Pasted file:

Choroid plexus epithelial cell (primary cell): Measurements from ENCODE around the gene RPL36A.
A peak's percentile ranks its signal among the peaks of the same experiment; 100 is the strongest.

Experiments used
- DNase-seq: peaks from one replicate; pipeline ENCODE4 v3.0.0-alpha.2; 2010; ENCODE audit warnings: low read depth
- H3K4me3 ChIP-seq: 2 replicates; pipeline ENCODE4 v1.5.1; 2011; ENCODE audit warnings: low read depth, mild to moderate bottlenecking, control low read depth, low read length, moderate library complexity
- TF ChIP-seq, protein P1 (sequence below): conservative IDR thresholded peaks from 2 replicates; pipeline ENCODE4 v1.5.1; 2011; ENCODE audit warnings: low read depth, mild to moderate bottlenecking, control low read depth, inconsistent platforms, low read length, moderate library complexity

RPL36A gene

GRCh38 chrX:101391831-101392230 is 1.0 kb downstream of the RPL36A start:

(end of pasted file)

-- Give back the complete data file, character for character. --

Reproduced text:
Choroid plexus epithelial cell (primary cell): Measurements from ENCODE around the gene RPL36A.
A peak's percentile ranks its signal among the peaks of the same experiment; 100 is the strongest.

Experiments used
- DNase-seq: peaks from one replicate; pipeline ENCODE4 v3.0.0-alpha.2; 2010; ENCODE audit warnings: low read depth
- H3K4me3 ChIP-seq: 2 replicates; pipeline ENCODE4 v1.5.1; 2011; ENCODE audit warnings: low read depth, mild to moderate bottlenecking, control low read depth, low read length, moderate library complexity
- TF ChIP-seq, protein P1 (sequence below): conservative IDR thresholded peaks from 2 replicates; pipeline ENCODE4 v1.5.1; 2011; ENCODE audit warnings: low read depth, mild to moderate bottlenecking, control low read depth, inconsistent platforms, low read length, moderate library complexity

RPL36A gene

GRCh38 chrX:101391831-101392230 is 1.0 kb downstream of the RPL36A start: